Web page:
That night, the world grieved for the loss of thousands, but in that basement, we grieved for the loss of our co-workers—our family.
Until you’re in a situation like the Bamgila Invasion, which is what the history books are now calling it, you can’t possibly understand the pain and suffering that comes with such a loss. The decisions I made, hoping to keep myself and those I loved alive, and the relationships lost in those endless moments of fear will forever haunt me.
The day started like any other Tuesday, except instead of dropping Darby off at school on my way to work she came with me. She was suspended, three days for skipping class. I suppose I can’t blame her; kids tend to lash out when their feeling stress. Darby’s life had been turned upside down, not once but twice. The most recent being the summer before she started ninth grade when her father decided to leave, moving into a flat in the city with his twenty-three-year-old mistress, Bambi.
Bambi had been Darby’s nanny, up until she turned twelve, and had spent many family vacations and backyard BBQs with us over the eight years she worked for us. It turns out her benefits package was better than my own. She walked with a new condo, money in her pocket, and my husband at her side. I got the house, 75% custody of Darby, and no alimony because David lost his job a month before our divorce became finalized.
When I found out Gill was cheating on Susan, with Crystal one of the stations anchors, I lost it. I gave him an ultimatum, tell Susan before their next anniversary or I would. That gave him five and a half months to decide how to do it, but it didn’t take that long. About two months later, Susan had cornered him in the den, demanding to know the truth. In Gill ultimate wisdom, he confessed thinking he had no other choice. It turns out, Susan had no idea about the affair and only wanted to know how he could possibly spend $2500 on golf clubs without talking to her first. I’m only thankful that Susan didn’t have to live with that pain for too long.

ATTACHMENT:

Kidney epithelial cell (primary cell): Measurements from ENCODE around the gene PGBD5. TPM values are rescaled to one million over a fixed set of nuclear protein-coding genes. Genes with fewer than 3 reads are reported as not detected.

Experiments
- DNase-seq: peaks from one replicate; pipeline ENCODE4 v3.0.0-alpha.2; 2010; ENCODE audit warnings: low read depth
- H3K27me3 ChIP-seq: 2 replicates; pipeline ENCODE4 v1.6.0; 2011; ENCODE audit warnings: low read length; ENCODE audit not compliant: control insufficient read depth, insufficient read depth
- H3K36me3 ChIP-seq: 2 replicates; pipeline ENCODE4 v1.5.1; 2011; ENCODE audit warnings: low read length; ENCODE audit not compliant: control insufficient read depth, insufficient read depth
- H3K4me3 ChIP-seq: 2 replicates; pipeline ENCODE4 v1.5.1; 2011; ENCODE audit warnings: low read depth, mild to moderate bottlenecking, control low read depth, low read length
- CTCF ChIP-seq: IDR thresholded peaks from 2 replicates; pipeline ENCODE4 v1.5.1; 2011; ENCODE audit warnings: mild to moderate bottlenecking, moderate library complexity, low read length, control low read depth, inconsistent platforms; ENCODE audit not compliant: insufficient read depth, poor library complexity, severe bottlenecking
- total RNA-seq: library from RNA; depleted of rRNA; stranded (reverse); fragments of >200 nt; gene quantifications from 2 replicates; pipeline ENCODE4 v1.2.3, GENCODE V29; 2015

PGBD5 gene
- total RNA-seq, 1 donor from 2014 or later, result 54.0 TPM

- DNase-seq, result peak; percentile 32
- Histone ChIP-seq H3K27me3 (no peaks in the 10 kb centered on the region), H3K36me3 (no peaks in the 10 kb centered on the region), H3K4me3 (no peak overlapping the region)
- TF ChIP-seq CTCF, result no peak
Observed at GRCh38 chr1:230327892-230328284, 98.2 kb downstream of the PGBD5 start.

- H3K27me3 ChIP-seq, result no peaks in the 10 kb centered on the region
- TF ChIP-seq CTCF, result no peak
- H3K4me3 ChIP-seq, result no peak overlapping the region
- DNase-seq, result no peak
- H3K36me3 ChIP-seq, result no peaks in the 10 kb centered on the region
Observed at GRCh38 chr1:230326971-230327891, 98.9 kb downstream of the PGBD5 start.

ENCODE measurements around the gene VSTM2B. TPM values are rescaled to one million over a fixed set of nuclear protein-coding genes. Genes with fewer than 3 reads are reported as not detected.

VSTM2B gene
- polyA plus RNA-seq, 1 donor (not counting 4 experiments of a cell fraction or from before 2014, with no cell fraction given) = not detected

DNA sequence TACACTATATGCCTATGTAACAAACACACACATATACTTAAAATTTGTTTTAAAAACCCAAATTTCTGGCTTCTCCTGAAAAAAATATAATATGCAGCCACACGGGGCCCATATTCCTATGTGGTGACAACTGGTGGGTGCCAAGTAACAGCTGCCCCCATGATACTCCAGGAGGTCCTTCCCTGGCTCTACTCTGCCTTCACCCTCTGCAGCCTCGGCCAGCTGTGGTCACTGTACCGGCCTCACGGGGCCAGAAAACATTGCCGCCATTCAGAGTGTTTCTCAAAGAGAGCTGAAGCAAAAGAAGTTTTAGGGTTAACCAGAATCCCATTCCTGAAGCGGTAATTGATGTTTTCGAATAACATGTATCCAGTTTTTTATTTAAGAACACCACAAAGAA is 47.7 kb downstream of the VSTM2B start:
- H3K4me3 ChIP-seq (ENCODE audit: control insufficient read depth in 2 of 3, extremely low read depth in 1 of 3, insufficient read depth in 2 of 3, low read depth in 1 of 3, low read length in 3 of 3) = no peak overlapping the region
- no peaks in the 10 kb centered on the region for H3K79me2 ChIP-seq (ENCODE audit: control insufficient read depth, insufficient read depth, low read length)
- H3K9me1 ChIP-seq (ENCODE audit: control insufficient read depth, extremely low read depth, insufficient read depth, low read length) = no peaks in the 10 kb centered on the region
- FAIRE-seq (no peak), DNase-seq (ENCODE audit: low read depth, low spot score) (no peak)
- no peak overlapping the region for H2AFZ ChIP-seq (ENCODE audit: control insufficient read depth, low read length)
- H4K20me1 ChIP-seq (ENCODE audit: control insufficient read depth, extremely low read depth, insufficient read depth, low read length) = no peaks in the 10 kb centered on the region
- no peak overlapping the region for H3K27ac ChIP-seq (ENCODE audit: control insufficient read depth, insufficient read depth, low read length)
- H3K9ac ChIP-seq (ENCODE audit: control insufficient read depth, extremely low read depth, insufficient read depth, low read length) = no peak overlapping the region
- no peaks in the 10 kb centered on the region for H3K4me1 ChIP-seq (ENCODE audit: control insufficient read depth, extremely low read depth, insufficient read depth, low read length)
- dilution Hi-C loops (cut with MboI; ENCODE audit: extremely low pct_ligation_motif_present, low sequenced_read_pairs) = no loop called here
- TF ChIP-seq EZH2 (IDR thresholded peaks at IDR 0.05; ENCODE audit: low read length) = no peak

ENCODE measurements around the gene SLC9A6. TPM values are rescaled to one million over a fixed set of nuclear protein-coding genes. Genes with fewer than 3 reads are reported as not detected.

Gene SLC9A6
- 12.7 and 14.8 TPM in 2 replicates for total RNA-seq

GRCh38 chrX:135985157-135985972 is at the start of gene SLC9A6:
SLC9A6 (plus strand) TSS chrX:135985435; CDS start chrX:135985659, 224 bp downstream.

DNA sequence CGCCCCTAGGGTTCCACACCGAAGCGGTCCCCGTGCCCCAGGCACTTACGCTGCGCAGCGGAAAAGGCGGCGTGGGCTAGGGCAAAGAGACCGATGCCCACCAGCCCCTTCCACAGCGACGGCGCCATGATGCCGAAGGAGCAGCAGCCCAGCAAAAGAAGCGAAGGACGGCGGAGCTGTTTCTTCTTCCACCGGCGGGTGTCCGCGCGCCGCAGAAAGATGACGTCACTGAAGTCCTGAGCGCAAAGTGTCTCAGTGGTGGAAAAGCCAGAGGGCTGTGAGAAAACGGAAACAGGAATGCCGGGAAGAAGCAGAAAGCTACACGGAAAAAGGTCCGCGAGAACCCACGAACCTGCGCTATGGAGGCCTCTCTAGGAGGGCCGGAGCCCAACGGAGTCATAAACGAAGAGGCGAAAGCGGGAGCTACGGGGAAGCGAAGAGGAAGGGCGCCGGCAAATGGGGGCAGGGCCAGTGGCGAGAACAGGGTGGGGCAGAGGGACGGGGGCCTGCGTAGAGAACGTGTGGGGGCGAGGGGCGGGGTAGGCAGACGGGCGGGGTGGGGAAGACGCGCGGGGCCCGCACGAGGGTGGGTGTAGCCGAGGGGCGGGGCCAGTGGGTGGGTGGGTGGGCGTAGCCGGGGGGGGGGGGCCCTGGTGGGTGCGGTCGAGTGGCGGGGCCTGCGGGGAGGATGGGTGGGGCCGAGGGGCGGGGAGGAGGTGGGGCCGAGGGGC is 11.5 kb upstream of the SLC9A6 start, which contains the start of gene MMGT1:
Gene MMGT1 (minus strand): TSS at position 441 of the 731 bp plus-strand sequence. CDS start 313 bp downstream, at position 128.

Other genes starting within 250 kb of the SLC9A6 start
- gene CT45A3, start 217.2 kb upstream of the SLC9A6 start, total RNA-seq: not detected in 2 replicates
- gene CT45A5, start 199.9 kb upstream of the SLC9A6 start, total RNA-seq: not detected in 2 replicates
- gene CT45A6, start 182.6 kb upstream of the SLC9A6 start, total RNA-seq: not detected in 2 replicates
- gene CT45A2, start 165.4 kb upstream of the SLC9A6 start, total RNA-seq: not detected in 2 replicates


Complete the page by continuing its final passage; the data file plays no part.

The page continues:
very next day, Bamgila came walking out of the bay. I won’t go into the gory
details of how Susan died, I don’t want to relive those memories. Over twenty
years later and her death is still just as painful today as it was then. In
fact, I’m tearing up just thinking about her now. If you had known Susan; her
passion for life, her extraordinary lust for excitement, and her never ending
love of friends and family, you’d understand the gaping hole her death left in
all of us.
Darby and I made it into the station about seven o’clock, in the middle of Sunny Storm’s morning weather report. She was a twenty-something, brunet with dreams of one day becoming an actress. The problem she ran into wasn’t a lack of talent, no, it was that no one was looking for fresh talent in L.A. That’s lower Alabama to those of you who haven’t lived in the south, not to be mistaken with Los Angeles, California.